Speaking of the original ending, apparently it was never shot, but the DVD does include Screenplay Excerpts that relate the details. Despite Watersí - and perhaps others - continued preference for this unused conclusion, I thought it seemed somewhat weak. The finale for the finished film wasnít great either, but frankly, I thought it was preferable. Nonetheless, I was happy to learn more about the scene here.
Heathers includes the THX Optimizer program. Also found on The Phantom Menace, this seems very similar to the THX Optimode available on other DVDs like Close Encounters of the Third Kind and Tora! Tora! Tora!. It purports to help you set up your home theater to best present the movie on the disc in question. Apparently the Optimizer is unique for each DVD on which itís included; unlike programs such as Video Essentials, the Optimizer should tweak your set-up differently every time. Frankly, Iíve been very happy with my already-established calibration and Iím afraid to muck with it, so Iíve never tried the Optimizer or the Optimode. If you lack calibration from Video Essentials or a similar program, or if youíre just more adventurous than I, the Optimizer could be a helpful addition.
Lastly, we get the filmís fairly terrible theatrical trailer as well as a couple of text pieces. Both written by Jay Marks, we discover some good Production Notes within the DVDís booklet and excellent Talent Bios on the DVD itself. The latter include very informative and entertaining discussions of director Lehmann, producer Di Novi, writer Waters and actors Ryder, Slater and Doherty. Marks includes a slew of great interview clips and facts, and heís not afraid to present the darker sides of the various careers; we hear about Slaterís substance abuse, Dohertyís reputation as a bitch, and even extensive notes about the famous flop that was Hudson Hawk, a film directed by Lehmann and written by Waters. Instead of the glorified filmographies found on most discs, these actually merit a look; all DVD biographies should be this good.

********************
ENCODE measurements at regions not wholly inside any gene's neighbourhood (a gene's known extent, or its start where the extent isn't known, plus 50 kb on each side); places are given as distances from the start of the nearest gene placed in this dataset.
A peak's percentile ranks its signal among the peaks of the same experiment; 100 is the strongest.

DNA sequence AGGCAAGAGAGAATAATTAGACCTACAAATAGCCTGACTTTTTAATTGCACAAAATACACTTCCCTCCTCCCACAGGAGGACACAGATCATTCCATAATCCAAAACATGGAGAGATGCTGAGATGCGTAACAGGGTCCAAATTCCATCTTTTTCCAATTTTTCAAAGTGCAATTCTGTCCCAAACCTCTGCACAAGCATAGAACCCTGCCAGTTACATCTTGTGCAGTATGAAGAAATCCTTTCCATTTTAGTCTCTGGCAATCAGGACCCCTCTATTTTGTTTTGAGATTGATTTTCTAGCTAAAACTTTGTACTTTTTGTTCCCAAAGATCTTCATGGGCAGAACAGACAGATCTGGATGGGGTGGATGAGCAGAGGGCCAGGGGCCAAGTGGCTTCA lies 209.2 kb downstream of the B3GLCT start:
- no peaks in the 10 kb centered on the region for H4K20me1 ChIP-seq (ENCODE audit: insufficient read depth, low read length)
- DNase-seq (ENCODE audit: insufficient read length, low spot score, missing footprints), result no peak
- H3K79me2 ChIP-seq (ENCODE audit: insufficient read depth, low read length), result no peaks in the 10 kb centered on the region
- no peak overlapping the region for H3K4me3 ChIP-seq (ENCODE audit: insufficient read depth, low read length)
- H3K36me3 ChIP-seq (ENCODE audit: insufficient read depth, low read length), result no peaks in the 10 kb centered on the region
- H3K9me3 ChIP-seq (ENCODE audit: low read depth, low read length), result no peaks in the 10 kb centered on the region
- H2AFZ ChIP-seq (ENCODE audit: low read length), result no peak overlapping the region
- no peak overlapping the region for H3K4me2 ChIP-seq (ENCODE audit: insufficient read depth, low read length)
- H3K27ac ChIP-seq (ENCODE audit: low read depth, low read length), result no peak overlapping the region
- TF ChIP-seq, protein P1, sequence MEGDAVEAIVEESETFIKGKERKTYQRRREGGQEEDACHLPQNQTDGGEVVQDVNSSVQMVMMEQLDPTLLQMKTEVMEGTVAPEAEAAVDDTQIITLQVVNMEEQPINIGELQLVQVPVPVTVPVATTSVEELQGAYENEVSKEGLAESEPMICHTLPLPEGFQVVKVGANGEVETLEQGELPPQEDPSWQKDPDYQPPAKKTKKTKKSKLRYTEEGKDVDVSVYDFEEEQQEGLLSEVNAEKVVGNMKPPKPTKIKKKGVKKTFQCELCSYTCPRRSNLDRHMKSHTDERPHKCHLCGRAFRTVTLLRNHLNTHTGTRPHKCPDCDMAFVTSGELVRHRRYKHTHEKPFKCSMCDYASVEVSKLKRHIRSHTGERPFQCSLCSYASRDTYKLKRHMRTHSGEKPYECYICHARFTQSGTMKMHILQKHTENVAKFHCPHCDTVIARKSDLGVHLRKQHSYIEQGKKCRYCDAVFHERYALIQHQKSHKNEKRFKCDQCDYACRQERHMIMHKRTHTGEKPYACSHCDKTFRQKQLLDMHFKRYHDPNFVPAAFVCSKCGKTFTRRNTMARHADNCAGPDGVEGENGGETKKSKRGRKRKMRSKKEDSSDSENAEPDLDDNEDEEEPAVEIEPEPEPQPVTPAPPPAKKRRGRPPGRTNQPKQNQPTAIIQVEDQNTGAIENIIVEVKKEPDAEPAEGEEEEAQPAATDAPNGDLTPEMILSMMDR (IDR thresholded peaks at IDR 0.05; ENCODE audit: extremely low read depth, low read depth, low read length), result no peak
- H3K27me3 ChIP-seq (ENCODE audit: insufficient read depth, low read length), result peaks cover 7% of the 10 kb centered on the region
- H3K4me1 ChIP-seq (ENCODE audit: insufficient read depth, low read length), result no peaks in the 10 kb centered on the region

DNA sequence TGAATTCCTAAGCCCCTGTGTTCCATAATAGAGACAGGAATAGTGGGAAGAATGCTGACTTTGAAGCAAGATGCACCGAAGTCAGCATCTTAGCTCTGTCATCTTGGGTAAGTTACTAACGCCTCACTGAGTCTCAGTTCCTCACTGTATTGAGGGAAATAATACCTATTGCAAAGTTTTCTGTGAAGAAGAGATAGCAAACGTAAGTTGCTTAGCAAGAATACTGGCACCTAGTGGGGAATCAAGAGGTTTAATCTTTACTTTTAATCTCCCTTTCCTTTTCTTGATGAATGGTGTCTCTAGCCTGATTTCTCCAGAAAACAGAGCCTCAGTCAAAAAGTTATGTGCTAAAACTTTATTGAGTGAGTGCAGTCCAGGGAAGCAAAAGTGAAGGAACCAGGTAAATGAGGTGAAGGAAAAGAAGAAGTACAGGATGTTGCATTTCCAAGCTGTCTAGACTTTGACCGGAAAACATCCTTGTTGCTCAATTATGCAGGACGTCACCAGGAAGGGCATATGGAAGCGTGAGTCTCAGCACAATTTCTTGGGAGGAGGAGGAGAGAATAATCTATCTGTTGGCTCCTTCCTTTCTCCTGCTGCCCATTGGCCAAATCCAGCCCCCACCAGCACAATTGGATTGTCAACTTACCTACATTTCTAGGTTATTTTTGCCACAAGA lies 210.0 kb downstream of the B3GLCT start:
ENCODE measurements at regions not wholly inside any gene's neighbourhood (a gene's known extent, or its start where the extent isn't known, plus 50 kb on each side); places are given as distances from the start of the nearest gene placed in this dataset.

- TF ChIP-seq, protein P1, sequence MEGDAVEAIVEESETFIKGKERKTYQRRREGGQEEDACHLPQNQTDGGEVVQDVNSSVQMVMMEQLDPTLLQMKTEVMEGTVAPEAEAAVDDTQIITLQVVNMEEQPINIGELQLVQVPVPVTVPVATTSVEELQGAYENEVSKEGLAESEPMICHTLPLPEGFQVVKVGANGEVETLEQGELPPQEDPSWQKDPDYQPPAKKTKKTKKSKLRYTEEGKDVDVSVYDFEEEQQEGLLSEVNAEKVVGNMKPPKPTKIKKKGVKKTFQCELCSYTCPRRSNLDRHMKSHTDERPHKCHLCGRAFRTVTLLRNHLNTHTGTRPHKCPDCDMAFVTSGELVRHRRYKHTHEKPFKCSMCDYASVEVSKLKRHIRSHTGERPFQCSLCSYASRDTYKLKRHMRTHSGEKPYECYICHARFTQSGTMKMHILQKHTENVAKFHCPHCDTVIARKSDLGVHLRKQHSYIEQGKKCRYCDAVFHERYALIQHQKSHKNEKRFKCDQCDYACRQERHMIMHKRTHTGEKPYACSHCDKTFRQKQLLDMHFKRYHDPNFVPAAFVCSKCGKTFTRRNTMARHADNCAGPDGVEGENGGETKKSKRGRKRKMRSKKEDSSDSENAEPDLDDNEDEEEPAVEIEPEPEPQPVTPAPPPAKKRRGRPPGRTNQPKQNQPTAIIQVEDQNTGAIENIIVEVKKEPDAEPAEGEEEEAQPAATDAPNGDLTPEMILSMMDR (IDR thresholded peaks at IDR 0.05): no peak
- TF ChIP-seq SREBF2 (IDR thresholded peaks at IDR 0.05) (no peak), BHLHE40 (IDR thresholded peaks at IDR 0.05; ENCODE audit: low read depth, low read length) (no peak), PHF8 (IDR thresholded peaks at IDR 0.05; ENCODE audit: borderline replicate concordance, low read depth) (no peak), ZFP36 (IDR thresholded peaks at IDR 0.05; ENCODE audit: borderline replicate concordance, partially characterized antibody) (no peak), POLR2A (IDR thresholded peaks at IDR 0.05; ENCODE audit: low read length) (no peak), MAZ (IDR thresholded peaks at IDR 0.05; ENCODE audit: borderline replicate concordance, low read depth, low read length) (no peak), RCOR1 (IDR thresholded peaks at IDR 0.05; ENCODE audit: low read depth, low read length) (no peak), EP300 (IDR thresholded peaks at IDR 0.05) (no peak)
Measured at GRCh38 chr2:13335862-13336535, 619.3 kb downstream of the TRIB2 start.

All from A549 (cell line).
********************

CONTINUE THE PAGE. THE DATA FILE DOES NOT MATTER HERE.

All movies should be as good as Heathers, too, but thatís a less realistic goal. While clearly not for everyone, Heathers offers a wickedly incisive and daring look at the viciousness of teen life, and it does so with evil glee that makes it consistently entertaining. The DVD offers fairly average picture and sound that seem moderately problematic, but they appear typical for the filmís era and budget. In addition, the DVD includes some fine extras. All in all, the combination of excellent movie, acceptable picture and sound, fine extras and a surprisingly low list price make Heathers a must-have.
A few final comments about Heathers on DVD: the folks at Anchor Bay sure do love to give us varied packaging for their wares, and Heathers takes this tendency to an extreme. For one, the standard DVD - the one I just reviewed - can be found with five difference covers. Iíve only seen two of them; the one with Ryder probably appears at the top of this article, as itís the one provided for the publicity materials, and the one with Slater came to me for my screening. Iíd assume that the other three cover the Heathers individually. Five covers, four of which depict pretty young women, and I get stuck with Christian Slater? Somebody up there hates me!
In addition, thereís a limited edition release of Heathers. While the DVD itself is identical to the one reviewed above, the packaging differs. Restricted to 15,000 copies, this set ďcomes packaged in a special tin container.Ē It also provides ďa 48 Page Full-Color ĎYearbook Styleí Booklet with rare photos and moreĒ as well as a ď10 Page Full-Color Fold-Out with photos and liner notes and a special 8" ĎHeathers Rules!í ruler.Ē The limited edition retails for $39.98 - twice the list price of the regular DVD - so youíll have to decide for yourself if these materials merit the extra money.